Many midstate hospitals contribute to that number, whether through free care provided, financial assistance programs or unreimbursed services, hospital spokespeople said.
The Chicago-based American Hospital Association last week released the data from its Annual Survey of Hospitals. The report covered 4,985 hospitals, with 5.8 percent of the total expenses reported going toward uncompensated care. The association defined uncompensated care as the sum of charity care and bad debt.
Ephrata Community Hospital in Lancaster County provided more than $9 million in uncompensated care for patients in its fiscal year ending in June, spokeswoman Joanne Eshelman said. That number is up compared with more than $5 million provided in fiscal year 2010, she said.
The increase in uncompensated care reflects how the economic downturn has affected all hospitals, she said.
The nonprofit Holy Spirit Health System in Cumberland County provided more than $75 million to the community in the fiscal year ending in June 2011, spokeswoman Lori Moran said. The number includes uncompensated care, charity care and subsidies for Medicare, Medical Assistance and behavioral health services, she said. Health activities such as screenings, health fairs and education events are also a part of the $75 million, she said.
York Township-based WellSpan Health, the parent company of York Hospital and Gettysburg Hospital, provided $18.4 million in free care to patients who participated in its charity care program in 2010, spokesman Barry Sparks said. Another $23.4 million in uncompensated care went to patients who did not participate in the charity care program at the nonprofit system, he said. The health system also saw $122.6 million in costs for Medicare and Medicaid, to cover amounts that were larger than what the government systems reimburse for, he said.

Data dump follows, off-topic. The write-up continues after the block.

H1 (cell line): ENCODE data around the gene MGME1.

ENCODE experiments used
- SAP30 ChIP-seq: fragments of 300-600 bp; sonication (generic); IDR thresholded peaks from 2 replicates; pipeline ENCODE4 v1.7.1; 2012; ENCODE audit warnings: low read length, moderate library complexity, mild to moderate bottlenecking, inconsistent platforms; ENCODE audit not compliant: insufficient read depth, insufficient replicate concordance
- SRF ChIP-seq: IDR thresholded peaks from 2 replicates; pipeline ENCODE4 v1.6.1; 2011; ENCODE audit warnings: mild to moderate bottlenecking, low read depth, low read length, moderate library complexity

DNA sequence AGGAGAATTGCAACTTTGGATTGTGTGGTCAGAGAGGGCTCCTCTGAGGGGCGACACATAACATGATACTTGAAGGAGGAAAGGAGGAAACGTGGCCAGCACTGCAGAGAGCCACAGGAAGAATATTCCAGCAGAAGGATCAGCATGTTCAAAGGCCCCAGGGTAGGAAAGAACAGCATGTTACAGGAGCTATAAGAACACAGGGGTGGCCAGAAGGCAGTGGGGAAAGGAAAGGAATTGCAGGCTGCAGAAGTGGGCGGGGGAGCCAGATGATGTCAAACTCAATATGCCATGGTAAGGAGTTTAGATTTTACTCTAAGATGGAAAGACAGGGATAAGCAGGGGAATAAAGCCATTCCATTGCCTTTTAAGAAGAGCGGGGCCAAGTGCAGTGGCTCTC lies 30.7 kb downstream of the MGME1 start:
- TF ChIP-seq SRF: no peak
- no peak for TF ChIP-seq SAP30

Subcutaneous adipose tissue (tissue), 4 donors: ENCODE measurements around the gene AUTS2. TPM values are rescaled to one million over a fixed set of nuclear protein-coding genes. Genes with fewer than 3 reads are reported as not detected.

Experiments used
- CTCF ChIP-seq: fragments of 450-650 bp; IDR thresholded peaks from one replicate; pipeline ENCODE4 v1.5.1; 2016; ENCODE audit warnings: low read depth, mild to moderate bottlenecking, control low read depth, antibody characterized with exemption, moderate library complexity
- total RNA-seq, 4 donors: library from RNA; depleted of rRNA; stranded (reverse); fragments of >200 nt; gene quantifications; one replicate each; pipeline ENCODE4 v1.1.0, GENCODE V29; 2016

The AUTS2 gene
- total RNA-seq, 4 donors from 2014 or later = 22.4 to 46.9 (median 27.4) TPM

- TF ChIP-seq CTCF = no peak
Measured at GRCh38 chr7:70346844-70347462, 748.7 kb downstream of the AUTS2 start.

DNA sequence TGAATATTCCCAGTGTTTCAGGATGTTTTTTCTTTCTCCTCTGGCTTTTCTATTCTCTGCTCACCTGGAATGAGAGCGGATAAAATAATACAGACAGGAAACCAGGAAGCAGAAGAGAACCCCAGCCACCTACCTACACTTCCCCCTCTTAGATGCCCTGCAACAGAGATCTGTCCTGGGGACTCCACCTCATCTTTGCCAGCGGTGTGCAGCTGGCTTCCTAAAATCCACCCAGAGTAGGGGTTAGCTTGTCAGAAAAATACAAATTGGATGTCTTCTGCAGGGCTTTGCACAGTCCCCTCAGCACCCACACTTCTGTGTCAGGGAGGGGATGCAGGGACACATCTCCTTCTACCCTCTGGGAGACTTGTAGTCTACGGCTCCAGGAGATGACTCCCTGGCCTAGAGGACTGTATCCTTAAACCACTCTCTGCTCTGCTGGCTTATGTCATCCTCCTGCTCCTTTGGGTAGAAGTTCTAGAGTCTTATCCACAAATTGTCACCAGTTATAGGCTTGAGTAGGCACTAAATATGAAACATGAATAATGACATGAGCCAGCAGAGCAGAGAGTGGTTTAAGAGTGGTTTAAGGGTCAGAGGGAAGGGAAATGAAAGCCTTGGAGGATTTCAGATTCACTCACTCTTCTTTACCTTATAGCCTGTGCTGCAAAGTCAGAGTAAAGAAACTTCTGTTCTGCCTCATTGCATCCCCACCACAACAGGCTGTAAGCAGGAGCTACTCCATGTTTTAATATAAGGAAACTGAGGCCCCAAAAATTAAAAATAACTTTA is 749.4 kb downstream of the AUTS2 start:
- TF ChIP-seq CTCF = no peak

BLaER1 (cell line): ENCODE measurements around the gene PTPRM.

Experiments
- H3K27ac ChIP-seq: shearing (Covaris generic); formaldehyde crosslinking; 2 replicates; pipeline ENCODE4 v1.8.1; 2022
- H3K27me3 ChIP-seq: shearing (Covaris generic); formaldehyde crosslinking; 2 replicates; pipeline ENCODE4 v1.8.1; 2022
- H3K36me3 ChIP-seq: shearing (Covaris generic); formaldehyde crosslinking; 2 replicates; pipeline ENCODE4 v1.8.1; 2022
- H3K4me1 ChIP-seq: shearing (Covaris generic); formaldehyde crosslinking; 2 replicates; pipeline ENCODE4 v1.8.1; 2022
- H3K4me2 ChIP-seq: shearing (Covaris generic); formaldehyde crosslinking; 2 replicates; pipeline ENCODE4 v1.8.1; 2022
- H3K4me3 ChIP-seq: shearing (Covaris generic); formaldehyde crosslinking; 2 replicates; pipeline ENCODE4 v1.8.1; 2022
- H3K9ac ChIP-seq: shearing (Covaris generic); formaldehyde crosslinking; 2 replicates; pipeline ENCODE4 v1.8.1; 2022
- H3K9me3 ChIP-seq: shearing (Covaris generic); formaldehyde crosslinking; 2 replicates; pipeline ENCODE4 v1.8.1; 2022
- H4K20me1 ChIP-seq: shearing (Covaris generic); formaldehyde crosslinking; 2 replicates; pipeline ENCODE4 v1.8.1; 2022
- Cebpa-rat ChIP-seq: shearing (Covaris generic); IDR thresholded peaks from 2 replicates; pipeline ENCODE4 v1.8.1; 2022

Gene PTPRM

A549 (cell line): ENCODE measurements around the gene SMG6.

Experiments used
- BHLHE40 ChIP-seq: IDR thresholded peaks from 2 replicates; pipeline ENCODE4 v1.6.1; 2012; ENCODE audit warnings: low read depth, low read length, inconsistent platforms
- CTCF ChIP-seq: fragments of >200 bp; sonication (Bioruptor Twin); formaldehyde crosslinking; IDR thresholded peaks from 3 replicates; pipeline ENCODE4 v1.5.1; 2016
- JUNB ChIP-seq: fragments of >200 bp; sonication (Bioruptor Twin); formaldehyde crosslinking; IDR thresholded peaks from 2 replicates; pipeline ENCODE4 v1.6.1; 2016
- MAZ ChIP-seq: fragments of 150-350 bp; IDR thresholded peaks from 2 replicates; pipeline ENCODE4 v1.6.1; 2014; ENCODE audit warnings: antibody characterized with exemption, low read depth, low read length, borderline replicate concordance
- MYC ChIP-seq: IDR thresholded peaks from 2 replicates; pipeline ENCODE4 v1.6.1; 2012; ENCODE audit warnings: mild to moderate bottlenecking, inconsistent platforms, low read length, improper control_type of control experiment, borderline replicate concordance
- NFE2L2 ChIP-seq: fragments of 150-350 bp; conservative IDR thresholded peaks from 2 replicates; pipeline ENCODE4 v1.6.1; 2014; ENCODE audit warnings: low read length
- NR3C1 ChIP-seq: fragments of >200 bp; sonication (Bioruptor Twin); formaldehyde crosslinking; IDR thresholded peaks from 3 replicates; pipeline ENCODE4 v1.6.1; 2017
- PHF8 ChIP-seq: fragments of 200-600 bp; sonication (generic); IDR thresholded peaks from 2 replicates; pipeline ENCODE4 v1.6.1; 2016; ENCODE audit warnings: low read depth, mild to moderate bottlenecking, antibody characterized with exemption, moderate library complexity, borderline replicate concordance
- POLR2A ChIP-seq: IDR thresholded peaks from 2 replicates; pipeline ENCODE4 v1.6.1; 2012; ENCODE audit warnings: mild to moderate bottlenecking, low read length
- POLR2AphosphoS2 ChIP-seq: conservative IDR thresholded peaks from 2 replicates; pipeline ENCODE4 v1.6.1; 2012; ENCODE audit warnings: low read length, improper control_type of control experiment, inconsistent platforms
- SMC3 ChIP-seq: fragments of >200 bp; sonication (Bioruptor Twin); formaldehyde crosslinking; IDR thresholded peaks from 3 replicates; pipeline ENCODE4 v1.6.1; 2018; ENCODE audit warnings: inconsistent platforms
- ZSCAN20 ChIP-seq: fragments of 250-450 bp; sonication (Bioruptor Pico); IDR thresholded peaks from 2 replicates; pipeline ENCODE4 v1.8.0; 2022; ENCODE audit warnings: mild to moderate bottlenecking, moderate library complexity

At Lancaster General Health, in the fiscal year ending in June 2011, the health system had $11.2 million in charitable care, spokesman John Lines said. The health system, which includes Lancaster General Hospital, also reported about $64.8 million in unpaid cost of services, the difference between what the hospital provided in care and what it was reimbursed for, he said.
Although the amount of uncompensated care has risen in previous years, it seems to be trending about the same for the first six months of this fiscal year compared with last year, Lines said.
Providing uncompensated care is part of the nonprofit system's mission of providing care to everyone regardless of their ability to pay; it's why the hospital was started more than 100 years ago, he said.
"The health of the county is critical to our economic vitality and future," Lines said, "and we need to do whatever we can to increase the value of the care we provide so that people are able to afford it and access it."